During the early days of his first term, people in the West Asian and North African region had high expectations for U.S. President Barack Obama, believing he would move American policy away from the belligerent path of the Bush-Cheney era. As with many in the United States, politicians, commentators, and individuals in West Asia and North Africa believed, albeit with much skepticism, in Obama’s campaign slogan of “Hope and Change.”
Obama’s infamous June 2009 Cairo Speech capped these expectations. The speech was a watershed moment for the American president, creating hopes in the region for a U.S. rapprochement with the Arab world. With the U.S. Presidential election looming, Barack Obama’s success in achieving this shift in U.S. relations deserves some assessment. Unfortunately, as demonstrated below, Obama has failed to actualize on the promise of Cairo. Instead, he has worked tirelessly to protect and strengthen the status quo relationship between the United States, West Asia, and North Africa.
The Cairo Speech: A Retrospective
Obama’s speech in Cairo was hailed as a ‘new beginning’ in America’s approach to the region. To support this illusion of renewed relations, Obama’s speech was rife with quotations from the Quran, lofty statements about the importance of Islam to American society and the international arena, and references to Obama’s own personal experiences growing up in a Muslim-majority country, Indonesia.
Although Obama mentioned the fluctuating history between the so-called ‘West’ and ‘Islam’, he gave little more than fleeting acknowledgment to colonialism, the Cold War, and the rise of ‘modernity’ and ‘globalization’.
Towards the start of the speech, Obama stressed:
“Given our interdependence, any world order that elevates one nation or group of people over another will inevitably fail. So whatever we think of the past, we must not be prisoners of it. Our problems must be dealt with through partnership; progress must be shared.
That does not mean we should ignore sources of tension. Indeed, it suggests the opposite: we must face these tensions squarely. And so in that spirit, let me speak as clearly and plainly as I can about some specific issues that I believe we must finally confront together.”
The speech highlighted seven key issues, which Obama argued were the essential sources of tension between the United States and the region and the major obstacles to cooperation and progress. Three of these issues provide the most striking example of Obama’s utter failure to reset the U.S. – West Asian and North African relationship.
The first, and most important, issue for Obama was the need to confront ‘violent extremism’. Notably, Obama did not define term. Nevertheless, based on the tenor of his speech, it would be fair to assume that Obama’s notion of ‘violent extremism’ referred to those strains emerging from the region, rather than from the United States, other Western countries, or Israel. During his speech, Obama spoke of the nearly 3,000 people killed by Al Qaeda during the 9/11 attacks, and argued that the subsequent invasion and occupation of Afghanistan was a ‘war of necessity’ in response to this act. At no point did Obama concede that hundreds of thousands had been killed by American forces in the wars that followed 9/11.
In the years since Cairo, America’s war in Afghanistan has continued and expanded into Pakistan. The Taliban has not wavered, maintaining its influence throughout the country and habitually carrying out brazen attacks against American and NATO forces. Meanwhile, the United States’ growing use of lethal drone missiles have resulted in numerous civilians deaths, particularly among children, and cross-border military operations have gravely deteriorated U.S. relations with Pakistan. As with the Bush-Cheney era, the Obama Administration’s battle with so-called “violent extremists” has taken American forces into Yemen, Somalia, and other countries with similar results. Meanwhile, the region’s civilian population, which has come no closer to a better life, has paid the price for America’s “war on terror”.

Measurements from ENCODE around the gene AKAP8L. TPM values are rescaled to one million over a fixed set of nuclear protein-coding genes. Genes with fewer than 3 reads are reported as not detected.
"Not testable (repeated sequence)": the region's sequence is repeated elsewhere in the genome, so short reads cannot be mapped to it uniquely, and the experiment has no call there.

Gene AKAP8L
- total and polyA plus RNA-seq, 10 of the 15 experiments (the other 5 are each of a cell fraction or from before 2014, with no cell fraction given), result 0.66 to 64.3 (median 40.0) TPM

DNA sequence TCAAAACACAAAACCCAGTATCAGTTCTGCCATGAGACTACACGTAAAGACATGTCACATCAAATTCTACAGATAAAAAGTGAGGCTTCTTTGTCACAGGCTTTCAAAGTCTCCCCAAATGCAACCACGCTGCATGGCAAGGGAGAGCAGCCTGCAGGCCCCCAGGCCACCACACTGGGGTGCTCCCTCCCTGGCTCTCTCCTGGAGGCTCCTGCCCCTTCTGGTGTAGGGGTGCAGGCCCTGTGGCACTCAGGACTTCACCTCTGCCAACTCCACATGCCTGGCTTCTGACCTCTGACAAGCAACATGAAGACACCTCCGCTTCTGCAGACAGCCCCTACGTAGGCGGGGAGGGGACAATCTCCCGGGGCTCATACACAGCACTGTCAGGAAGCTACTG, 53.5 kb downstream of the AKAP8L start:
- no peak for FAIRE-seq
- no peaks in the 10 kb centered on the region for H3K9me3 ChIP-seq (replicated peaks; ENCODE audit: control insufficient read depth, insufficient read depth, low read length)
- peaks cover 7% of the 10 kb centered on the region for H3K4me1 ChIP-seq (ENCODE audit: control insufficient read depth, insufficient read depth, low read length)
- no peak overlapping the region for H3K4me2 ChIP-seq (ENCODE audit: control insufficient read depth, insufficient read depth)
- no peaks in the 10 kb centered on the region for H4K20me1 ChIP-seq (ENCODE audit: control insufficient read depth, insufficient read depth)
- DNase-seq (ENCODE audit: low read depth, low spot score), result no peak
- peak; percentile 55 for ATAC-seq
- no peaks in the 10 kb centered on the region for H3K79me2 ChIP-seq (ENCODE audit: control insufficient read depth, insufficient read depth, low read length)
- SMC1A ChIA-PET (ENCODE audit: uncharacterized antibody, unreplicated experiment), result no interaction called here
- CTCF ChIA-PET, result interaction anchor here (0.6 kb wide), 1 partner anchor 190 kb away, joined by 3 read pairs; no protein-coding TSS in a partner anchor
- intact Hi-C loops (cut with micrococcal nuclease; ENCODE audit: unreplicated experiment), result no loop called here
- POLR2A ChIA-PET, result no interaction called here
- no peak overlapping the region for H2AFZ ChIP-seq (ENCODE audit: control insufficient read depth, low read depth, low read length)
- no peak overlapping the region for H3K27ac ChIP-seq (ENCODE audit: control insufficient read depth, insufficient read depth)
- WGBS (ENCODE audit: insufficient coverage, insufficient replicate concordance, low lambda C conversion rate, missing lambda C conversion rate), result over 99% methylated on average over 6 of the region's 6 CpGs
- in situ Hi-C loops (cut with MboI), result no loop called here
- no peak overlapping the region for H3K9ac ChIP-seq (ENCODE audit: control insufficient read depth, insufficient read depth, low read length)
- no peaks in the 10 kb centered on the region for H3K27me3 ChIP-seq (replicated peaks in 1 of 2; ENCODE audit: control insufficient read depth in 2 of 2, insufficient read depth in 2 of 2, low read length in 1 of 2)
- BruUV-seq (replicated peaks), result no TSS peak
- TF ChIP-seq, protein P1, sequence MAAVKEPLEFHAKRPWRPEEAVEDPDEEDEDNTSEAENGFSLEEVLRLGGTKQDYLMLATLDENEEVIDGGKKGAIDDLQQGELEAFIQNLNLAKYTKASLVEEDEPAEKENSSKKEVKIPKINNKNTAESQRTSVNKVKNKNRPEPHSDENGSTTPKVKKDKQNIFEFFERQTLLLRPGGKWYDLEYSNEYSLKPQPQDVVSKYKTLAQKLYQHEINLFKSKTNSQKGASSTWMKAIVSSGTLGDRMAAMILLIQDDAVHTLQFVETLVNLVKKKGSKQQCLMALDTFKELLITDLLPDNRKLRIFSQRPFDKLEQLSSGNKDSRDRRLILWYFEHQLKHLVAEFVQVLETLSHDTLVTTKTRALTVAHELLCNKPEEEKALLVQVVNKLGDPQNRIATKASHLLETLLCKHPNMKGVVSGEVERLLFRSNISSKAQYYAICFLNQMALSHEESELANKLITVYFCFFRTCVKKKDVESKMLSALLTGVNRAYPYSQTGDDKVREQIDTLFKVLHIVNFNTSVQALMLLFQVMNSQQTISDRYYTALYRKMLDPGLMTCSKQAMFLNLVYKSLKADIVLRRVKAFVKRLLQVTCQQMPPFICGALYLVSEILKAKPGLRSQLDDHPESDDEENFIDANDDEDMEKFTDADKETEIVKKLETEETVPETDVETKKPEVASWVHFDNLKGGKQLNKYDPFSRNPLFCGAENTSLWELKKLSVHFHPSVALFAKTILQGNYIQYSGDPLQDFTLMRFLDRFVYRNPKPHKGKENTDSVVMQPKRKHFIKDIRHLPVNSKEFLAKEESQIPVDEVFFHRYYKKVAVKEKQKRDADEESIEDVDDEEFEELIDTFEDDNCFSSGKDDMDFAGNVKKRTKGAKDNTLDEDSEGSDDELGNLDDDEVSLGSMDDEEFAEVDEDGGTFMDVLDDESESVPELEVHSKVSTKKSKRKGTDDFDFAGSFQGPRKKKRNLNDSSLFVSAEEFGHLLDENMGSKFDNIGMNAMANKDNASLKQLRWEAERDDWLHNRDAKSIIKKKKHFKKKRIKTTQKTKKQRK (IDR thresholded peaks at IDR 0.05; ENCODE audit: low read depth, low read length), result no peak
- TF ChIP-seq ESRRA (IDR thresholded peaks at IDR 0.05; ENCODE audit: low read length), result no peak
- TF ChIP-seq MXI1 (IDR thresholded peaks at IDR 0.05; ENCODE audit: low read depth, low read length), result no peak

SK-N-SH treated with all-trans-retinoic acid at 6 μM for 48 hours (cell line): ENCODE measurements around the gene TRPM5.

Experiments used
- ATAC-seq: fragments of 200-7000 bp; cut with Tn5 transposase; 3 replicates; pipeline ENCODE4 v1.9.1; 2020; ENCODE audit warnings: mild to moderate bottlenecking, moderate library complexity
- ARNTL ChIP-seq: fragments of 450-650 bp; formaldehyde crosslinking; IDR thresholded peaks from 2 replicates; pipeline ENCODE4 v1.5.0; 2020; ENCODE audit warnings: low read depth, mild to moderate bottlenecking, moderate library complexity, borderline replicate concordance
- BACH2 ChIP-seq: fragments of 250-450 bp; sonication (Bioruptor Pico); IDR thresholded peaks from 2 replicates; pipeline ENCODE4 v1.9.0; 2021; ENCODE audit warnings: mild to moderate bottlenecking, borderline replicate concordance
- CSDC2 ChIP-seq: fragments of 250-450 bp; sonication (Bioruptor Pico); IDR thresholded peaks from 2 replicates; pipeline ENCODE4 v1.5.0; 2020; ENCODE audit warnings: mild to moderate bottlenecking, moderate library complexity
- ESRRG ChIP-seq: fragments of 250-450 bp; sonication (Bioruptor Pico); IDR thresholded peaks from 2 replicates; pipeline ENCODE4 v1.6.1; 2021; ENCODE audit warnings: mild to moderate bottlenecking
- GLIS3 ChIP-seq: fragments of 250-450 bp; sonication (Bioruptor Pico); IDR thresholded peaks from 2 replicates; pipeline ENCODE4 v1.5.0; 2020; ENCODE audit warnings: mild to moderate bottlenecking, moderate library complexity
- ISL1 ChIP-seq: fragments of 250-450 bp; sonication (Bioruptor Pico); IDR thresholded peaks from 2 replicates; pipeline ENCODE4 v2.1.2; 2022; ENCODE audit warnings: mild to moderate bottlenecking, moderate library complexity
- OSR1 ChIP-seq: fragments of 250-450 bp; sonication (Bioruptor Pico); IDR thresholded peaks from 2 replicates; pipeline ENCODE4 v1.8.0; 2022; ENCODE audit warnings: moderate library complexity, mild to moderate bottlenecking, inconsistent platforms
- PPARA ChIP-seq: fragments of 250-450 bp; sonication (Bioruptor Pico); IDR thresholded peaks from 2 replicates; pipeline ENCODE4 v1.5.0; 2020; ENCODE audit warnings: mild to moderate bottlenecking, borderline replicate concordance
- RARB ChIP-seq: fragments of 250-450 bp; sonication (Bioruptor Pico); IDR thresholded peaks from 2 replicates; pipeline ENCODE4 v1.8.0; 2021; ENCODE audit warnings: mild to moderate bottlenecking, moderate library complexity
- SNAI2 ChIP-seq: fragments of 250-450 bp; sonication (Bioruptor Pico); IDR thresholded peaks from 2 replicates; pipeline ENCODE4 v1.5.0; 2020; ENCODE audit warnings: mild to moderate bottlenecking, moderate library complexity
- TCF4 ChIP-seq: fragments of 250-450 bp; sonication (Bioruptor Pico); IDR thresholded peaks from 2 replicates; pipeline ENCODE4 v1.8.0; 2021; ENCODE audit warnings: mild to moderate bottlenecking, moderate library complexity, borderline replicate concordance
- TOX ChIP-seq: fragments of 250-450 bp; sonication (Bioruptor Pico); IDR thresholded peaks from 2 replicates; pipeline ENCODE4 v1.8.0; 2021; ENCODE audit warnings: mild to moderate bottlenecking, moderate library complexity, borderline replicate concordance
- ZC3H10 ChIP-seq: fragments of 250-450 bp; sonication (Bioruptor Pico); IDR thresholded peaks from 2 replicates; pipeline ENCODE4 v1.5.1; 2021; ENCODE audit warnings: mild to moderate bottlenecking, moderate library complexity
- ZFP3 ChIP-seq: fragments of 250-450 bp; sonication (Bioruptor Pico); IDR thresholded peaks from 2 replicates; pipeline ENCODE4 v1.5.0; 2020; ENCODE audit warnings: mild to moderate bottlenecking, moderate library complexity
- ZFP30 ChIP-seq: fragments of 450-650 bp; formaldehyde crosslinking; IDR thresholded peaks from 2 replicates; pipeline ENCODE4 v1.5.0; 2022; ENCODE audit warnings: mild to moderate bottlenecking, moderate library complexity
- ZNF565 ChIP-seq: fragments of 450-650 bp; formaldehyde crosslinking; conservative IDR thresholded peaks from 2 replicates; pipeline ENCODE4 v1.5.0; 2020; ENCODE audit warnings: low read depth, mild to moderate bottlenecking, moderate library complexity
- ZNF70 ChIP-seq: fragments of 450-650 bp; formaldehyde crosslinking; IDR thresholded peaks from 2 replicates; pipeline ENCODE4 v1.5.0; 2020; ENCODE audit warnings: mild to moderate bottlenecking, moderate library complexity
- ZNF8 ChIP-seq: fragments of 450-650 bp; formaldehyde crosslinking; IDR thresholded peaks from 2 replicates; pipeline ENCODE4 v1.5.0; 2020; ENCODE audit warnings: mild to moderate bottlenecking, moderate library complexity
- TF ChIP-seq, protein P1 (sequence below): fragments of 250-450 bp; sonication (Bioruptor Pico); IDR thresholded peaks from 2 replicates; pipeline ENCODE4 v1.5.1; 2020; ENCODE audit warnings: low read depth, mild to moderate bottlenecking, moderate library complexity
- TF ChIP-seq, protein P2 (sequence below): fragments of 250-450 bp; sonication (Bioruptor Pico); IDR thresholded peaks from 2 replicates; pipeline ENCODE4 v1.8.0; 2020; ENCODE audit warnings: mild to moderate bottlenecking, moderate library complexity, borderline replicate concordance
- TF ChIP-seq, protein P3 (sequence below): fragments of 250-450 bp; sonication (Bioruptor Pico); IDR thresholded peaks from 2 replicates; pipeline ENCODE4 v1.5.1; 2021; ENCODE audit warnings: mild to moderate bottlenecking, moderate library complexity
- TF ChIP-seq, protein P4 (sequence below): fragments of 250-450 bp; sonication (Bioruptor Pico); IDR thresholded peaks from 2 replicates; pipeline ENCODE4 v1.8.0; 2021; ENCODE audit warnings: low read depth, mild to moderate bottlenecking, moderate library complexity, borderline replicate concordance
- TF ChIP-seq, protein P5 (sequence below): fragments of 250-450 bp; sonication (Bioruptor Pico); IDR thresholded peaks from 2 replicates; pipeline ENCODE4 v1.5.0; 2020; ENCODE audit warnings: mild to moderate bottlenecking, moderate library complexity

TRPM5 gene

On Iraq, which he termed the ‘war of choice’, Obama outlined twin America’s “responsibilities” “to help Iraq forge a better future and to leave Iraq to Iraqis.” Currently, Iraq is widely-considered one of the most corrupt nations in the world. Humanitarian organizations have documented the censorship, torture, and authoritarianism that characterize contemporary life in the country. Public discontent and protests, which have erupted against the central government and the autonomous Kurdish authority in the north, have regularly been suppressed. Politically, the country is roiling with internal fissures established and furthered by the American occupation. While Obama may cite to the withdrawal of American troops from Iraq in December of last year as proof that his promise in Cairo was kept, American troops left the country, not because the United States desired to hand sovereignty back to the Iraqis, but rather because the Iraqi government was unwilling to give “immunity” to American forces. Meanwhile, American corporations continue to exploit the Iraqi economy while thousands of armed American contractors and more than 15,000 U.S. embassy officials remain in country.
During the Cairo speech, Obama vowed that America’s war with “violent extremists” would not alter the idealistic principles the United States’ purportedly represented. He promised to “unequivocally prohibit the use of torture” and “ordered the prison at Guantanamo Bay closed by early next year ”. To date, both promises remain entirely unfulfilled. Since 2009, the United States has been found to consistently use various forms of torture and, beyond a handful of lower level military personnel, no major military or political figure has been held accountable for these crimes. Guantanamo Bay prison remains, alive and well, with numerous prisoners in a perpetual state of legal limbo.
In Cairo, Obama spent a good deal of time criticizing the violence and anger within the region, while remaining notably silent and even apologetic about violence from the United States, Israel, and the larger Western world. For observers, this underlying pattern should have been a clear indication that little beyond rhetoric would change in the U.S. approach to the region